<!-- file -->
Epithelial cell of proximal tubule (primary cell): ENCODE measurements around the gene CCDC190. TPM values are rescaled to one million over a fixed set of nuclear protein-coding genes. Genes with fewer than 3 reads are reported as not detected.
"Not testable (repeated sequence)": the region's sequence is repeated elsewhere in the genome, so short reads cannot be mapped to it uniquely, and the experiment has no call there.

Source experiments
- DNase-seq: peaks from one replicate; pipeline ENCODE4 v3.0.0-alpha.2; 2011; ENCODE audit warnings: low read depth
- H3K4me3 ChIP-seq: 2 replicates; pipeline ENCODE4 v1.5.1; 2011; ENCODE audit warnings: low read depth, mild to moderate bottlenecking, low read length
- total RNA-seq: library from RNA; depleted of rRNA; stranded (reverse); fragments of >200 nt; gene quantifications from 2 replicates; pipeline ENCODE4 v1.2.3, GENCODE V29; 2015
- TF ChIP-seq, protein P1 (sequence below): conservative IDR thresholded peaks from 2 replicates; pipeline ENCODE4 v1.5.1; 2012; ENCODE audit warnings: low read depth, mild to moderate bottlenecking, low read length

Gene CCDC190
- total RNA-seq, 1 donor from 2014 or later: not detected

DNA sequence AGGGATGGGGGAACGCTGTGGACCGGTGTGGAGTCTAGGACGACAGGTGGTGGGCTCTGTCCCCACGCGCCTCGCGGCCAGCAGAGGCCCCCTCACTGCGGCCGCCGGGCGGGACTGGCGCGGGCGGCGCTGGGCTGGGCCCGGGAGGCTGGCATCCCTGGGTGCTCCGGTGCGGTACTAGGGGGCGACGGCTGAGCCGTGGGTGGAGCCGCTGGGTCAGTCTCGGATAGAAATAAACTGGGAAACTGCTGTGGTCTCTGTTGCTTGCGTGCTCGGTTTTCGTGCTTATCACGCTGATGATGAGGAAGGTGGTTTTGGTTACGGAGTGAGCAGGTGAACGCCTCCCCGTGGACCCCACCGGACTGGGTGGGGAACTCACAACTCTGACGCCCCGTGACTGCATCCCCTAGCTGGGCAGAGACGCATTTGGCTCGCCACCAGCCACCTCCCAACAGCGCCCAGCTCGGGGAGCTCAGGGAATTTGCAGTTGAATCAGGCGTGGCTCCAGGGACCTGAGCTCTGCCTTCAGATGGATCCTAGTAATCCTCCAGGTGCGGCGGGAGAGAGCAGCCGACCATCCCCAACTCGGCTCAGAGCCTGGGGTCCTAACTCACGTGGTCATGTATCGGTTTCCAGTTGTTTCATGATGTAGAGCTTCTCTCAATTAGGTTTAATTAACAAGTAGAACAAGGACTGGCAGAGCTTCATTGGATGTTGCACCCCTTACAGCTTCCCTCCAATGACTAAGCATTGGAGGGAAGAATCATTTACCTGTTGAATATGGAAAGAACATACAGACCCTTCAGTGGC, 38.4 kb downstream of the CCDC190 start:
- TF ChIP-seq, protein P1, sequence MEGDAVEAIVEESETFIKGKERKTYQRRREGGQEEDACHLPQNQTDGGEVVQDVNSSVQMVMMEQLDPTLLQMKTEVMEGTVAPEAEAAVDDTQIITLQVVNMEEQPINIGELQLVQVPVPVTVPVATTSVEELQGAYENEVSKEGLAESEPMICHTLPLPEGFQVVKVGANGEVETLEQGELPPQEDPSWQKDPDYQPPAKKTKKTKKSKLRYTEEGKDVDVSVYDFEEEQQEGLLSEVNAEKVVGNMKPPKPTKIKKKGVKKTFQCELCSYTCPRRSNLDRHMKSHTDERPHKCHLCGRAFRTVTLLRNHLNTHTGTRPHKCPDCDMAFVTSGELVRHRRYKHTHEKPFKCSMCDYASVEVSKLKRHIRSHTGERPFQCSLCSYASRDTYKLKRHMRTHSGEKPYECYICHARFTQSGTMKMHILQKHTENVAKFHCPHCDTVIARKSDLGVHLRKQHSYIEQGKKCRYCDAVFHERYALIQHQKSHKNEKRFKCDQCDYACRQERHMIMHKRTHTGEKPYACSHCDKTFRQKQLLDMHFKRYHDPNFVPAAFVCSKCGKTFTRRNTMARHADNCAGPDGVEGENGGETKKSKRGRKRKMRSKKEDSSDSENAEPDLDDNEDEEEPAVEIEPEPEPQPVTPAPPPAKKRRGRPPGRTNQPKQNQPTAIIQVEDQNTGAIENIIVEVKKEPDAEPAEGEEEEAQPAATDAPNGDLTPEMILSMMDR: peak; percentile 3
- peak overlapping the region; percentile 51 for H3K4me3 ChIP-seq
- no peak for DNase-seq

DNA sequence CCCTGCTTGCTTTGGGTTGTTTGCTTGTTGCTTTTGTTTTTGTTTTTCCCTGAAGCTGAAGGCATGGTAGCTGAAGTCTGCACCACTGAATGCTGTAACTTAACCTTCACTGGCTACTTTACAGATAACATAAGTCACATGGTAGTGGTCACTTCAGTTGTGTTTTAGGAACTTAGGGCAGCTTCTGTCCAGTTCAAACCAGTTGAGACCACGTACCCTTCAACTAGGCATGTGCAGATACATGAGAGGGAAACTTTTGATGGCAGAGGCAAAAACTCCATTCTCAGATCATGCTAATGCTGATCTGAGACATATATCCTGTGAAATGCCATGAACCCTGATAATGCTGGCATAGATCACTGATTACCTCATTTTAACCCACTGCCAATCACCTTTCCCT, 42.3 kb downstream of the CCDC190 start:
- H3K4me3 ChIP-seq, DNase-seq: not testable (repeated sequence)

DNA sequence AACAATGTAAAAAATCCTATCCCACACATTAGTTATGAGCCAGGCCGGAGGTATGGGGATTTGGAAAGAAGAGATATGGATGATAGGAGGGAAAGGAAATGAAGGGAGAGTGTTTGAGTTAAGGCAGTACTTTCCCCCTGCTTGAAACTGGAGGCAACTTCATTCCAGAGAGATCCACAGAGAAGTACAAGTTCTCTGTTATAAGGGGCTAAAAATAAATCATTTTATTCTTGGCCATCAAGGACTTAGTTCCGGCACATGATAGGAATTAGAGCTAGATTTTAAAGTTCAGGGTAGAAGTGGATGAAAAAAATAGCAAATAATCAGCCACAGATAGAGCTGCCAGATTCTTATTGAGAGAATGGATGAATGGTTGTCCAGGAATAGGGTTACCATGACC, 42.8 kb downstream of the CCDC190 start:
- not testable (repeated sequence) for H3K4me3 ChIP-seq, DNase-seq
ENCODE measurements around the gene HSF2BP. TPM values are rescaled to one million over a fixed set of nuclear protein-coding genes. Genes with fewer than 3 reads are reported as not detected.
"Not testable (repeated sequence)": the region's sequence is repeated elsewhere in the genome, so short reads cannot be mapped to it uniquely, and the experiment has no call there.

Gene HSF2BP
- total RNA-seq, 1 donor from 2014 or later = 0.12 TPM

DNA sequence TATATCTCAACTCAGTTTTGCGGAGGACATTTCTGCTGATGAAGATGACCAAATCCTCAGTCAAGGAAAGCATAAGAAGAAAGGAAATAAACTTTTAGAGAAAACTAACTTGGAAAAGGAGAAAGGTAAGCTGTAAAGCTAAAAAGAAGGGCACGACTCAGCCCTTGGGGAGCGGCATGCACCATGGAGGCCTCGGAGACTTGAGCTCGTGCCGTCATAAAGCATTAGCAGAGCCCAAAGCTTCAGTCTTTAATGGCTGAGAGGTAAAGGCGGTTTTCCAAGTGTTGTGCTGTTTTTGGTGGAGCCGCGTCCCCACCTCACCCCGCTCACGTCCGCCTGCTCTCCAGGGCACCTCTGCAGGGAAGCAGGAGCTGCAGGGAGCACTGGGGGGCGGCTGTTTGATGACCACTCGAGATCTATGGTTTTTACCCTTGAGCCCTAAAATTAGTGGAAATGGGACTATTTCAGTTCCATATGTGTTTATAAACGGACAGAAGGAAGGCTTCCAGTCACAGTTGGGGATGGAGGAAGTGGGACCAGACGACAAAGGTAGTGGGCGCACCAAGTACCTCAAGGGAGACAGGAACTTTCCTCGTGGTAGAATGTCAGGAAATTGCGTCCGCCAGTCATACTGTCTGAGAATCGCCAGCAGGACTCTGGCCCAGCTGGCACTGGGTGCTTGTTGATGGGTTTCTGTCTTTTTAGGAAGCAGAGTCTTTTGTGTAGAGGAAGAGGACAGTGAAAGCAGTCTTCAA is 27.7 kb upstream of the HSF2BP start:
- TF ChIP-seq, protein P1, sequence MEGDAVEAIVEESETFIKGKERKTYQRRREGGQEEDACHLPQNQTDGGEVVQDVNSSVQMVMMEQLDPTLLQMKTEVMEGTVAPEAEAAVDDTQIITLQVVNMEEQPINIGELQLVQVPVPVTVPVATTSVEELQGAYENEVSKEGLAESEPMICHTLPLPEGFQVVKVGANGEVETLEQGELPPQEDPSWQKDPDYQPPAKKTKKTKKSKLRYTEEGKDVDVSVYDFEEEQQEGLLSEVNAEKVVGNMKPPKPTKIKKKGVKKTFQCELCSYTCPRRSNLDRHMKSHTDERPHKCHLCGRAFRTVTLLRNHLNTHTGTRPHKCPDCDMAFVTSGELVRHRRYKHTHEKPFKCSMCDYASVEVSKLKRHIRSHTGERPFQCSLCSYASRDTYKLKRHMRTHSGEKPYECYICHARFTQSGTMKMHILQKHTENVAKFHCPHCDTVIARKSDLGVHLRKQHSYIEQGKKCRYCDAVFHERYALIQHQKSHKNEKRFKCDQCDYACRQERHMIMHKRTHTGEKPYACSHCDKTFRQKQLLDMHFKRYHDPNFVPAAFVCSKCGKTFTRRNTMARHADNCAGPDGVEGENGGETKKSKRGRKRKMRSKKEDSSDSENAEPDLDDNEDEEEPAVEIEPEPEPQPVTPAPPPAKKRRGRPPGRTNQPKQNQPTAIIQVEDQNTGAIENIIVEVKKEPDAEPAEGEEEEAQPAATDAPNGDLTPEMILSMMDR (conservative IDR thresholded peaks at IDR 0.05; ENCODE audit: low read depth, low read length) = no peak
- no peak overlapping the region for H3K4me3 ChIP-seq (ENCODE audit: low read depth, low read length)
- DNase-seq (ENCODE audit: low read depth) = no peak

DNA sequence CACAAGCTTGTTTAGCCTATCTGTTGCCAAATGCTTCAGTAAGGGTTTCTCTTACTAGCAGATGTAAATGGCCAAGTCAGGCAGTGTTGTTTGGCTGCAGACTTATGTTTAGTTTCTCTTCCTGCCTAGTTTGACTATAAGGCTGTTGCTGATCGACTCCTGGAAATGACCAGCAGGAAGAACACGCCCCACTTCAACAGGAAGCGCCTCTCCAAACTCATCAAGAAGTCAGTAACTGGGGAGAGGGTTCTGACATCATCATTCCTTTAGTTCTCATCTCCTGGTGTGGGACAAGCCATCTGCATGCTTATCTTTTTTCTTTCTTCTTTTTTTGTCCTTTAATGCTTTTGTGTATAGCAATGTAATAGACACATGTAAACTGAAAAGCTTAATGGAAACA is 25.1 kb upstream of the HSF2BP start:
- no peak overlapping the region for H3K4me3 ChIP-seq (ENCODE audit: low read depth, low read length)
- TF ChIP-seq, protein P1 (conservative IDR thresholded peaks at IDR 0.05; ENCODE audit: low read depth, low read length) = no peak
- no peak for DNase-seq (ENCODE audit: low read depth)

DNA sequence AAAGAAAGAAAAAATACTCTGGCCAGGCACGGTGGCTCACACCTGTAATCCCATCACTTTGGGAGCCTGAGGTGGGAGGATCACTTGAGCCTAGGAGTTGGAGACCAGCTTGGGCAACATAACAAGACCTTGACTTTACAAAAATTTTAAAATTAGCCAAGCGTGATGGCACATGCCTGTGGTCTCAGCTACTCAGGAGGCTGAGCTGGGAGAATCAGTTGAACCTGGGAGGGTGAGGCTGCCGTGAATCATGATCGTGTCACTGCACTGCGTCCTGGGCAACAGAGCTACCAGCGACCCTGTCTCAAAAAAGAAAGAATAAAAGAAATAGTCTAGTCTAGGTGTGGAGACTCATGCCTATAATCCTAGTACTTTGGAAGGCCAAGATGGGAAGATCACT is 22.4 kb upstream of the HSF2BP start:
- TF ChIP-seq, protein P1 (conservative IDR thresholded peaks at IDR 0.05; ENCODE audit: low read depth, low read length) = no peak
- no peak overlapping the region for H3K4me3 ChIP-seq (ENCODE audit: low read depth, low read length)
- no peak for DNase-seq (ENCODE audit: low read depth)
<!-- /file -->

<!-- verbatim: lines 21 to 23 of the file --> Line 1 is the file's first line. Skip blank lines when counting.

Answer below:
- total RNA-seq, 1 donor from 2014 or later = 0.12 TPM

DNA sequence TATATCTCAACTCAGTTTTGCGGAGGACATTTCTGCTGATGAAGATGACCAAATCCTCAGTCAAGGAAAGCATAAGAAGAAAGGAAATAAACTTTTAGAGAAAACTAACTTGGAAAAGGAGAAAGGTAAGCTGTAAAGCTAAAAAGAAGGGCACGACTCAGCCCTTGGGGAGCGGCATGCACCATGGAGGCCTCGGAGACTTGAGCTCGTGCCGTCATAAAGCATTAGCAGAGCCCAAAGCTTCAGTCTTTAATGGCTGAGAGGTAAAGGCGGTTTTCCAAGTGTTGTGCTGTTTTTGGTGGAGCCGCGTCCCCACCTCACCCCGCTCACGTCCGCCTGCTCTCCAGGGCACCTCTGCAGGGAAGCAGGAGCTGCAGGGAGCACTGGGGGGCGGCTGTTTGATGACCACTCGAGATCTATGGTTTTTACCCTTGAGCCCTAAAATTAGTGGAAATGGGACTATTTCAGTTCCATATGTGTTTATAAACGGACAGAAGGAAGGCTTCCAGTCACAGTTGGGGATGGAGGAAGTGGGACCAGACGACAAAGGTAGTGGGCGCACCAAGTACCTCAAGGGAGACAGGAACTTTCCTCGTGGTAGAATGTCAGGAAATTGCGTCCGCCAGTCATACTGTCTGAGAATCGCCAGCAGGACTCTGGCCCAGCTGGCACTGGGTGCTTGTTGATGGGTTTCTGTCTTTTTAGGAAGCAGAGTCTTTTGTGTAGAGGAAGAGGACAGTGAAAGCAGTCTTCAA is 27.7 kb upstream of the HSF2BP start:
- TF ChIP-seq, protein P1, sequence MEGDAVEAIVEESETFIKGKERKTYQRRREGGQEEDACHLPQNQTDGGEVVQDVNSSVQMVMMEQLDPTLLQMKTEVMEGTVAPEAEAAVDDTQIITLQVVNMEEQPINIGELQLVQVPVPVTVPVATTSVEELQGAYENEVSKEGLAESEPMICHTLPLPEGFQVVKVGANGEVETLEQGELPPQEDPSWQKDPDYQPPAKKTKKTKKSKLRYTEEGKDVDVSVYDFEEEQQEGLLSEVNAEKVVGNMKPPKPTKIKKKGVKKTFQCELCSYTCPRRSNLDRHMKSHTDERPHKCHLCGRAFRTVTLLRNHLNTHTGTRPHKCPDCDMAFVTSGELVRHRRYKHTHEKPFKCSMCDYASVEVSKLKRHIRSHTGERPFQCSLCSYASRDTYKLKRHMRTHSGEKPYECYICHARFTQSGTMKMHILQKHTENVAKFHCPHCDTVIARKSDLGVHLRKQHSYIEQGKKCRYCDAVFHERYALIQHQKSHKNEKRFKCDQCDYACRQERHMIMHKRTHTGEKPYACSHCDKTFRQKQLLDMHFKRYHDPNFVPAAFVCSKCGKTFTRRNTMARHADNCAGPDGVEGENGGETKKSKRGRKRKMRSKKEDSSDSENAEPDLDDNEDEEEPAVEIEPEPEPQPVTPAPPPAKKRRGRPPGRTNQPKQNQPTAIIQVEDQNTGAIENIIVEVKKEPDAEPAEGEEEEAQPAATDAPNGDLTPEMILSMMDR (conservative IDR thresholded peaks at IDR 0.05; ENCODE audit: low read depth, low read length) = no peak